Legislative Assembly of Prince Edward Island, 14 May 1867, Prince Edward Island Confederation with Canada.

Mr. HOWAT would give his support to the amendment. The hon. Attorney General seemed to complain that we would not exempt the Volunteers from burdens imposed upon other people. He was going to draw the Volunteers into the service with kindness. Then if one of these same Volunteers wished to be made a Constable, there was the fact of his being a Volunteer to exclude him from that appointment, or any other public duty which others had to bear? Some hon. members referred to him as the third member for Charlottetown; but certain men in the city seemed to claim more privileges than they were entitled to. He hoped to see the day when persons from the country would exercise more power in this House than they did now.
Hon LEADER OF THE OPPOSITION asked if the hon. member meant Mr. Callbeck ?
Mr. HOWAT said we were not to be frightened, or bribed into it, which he believed was attempted to be done. Now were we going to put military service upon the people until they were aware of it.
Mr. PROWSE remarked that no doubt the House Government wished us to go into Confederation, and would like to see the whole military force of the Colonies put together. If we wished to avoid this, we would have to give due attention to our military defences. He did not see how we could treat this Bill lightly, in the face of the telegram which he had just taken from the Report's desk.—"Earl Derby says the Government will not make public the real history of the recent Fenian uprising, on account of apprehended trouble with certain Foreign Governments which are involved in the plot." When hon. members considered this announcement, he did not think they would say that it was a matter of indifference whether we gave attention or not to military preparations. He believed would justly compel us to go into Confederation from a military necessity, if in these matters we did not do our duty. He would not give the Volunteers more privileges than the Militia. He understood that the Bill was similar to the Act in operation in Nova Scotia, and if they, who were going into Confederation, gave such attention to these duties, sure we who were not going into it, should be prepared to keep ourselves out of trouble. He would heartily support the Bill.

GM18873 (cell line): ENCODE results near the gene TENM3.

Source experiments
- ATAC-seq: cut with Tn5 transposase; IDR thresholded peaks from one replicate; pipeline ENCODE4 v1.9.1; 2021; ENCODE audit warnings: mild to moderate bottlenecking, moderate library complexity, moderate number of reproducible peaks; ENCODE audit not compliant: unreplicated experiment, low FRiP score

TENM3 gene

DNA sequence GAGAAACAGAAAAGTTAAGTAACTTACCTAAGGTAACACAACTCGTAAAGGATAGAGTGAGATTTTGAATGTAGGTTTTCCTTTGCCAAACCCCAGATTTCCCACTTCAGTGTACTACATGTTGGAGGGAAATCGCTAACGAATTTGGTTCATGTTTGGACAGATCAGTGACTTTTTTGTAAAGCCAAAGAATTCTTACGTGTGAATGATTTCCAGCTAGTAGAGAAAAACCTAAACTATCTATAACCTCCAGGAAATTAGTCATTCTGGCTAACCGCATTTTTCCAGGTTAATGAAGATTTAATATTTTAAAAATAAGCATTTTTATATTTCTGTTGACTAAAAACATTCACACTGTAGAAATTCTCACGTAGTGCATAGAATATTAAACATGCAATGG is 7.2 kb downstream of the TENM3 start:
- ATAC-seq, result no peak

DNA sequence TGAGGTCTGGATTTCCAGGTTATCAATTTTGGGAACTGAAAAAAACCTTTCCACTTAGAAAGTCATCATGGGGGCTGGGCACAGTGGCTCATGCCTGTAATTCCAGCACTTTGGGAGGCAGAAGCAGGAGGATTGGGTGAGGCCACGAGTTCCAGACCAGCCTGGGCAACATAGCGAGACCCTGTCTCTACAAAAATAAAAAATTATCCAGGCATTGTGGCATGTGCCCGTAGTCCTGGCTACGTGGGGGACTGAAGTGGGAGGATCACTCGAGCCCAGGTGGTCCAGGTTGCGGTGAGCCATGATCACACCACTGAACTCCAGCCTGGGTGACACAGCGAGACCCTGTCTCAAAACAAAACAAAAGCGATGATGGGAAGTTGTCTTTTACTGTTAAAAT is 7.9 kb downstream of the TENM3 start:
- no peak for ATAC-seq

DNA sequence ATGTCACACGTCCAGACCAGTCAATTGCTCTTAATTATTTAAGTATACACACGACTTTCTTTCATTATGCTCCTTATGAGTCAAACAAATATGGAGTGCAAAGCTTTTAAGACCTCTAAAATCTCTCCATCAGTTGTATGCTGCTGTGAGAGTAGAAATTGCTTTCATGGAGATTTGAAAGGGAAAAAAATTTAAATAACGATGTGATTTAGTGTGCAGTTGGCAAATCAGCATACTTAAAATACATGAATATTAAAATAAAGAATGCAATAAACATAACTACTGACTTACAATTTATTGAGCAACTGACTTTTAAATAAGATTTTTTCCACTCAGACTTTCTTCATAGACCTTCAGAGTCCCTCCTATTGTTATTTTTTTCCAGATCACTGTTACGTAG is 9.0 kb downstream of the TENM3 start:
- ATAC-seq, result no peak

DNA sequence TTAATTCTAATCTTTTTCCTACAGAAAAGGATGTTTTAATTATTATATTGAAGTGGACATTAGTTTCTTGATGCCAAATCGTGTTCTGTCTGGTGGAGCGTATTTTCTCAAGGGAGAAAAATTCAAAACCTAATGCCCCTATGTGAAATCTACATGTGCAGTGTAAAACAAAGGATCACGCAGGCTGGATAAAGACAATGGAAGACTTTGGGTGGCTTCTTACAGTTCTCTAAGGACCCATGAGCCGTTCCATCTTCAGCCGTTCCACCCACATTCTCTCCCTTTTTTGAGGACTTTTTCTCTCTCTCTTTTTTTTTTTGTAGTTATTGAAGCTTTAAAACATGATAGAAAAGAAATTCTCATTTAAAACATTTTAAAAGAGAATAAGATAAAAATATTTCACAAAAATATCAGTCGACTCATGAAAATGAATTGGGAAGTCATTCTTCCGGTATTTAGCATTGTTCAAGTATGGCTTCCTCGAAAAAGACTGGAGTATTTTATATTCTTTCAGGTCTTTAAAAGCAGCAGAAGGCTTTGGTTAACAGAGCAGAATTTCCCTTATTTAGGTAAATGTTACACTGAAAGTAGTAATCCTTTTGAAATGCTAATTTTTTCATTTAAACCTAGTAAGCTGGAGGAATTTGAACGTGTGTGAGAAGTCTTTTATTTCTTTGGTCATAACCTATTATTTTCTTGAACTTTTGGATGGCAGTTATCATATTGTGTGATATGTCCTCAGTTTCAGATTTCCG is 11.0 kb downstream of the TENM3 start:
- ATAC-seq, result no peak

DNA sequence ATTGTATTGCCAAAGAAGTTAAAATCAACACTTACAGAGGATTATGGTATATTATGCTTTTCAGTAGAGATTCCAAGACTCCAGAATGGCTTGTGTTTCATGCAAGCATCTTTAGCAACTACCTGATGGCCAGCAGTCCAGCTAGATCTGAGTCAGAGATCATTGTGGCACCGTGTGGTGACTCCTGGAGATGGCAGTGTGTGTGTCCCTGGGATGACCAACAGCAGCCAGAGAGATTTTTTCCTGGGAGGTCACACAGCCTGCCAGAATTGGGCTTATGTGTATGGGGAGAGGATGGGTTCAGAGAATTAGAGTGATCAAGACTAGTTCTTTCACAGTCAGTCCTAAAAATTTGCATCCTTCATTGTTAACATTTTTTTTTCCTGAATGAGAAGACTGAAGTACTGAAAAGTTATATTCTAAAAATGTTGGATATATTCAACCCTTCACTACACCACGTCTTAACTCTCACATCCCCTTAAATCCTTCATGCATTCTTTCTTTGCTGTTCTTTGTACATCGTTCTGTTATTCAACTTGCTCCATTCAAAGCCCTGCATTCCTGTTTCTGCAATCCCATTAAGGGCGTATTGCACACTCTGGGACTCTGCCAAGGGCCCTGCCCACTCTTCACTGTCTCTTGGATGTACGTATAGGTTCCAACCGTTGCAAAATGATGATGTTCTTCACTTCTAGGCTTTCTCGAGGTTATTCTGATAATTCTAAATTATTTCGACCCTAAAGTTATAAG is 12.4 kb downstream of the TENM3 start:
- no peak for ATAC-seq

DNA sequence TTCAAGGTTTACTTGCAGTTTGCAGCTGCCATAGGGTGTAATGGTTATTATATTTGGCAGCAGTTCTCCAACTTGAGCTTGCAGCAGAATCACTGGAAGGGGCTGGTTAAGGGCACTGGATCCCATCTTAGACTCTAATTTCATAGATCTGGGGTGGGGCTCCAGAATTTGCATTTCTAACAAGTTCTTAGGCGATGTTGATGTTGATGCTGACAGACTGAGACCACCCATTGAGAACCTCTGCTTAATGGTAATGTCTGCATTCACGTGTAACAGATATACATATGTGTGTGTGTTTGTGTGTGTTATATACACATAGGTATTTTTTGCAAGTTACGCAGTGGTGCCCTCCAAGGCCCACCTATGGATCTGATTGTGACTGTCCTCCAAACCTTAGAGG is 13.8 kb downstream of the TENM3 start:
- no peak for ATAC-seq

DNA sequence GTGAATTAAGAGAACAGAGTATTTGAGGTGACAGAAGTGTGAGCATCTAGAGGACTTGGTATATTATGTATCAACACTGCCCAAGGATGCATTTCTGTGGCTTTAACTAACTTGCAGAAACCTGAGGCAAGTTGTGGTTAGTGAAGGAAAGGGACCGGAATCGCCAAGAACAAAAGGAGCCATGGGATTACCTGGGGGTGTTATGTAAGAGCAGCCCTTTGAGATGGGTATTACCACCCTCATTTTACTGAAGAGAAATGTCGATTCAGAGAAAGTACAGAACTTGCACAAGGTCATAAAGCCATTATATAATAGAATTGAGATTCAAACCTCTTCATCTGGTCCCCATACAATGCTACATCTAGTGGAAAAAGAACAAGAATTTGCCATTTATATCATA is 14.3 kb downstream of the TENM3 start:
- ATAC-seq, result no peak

Hon. LEADER OF THE GOVERNMENT thought that if the Volunteers were to throw up their arms every time they took offence at something, there was not much dependence to be placed in them. He would like them to know more about the duty they owed to their superior officers. He did not hesitate to say again that in so far as the present manner of calling out the Militia was concerned, it was nothing but a piece of "tomfoolery." When called out and put through the drill, what was the result ? A few might have learned to wheel a little better than the others, but the bulk of them paid very little attention to the drill, and were none the better qualified for the discharge of military duties ; and he would still say that it was wrong to be calling out the Militia for ten or fifteen days, when the people could ill afford to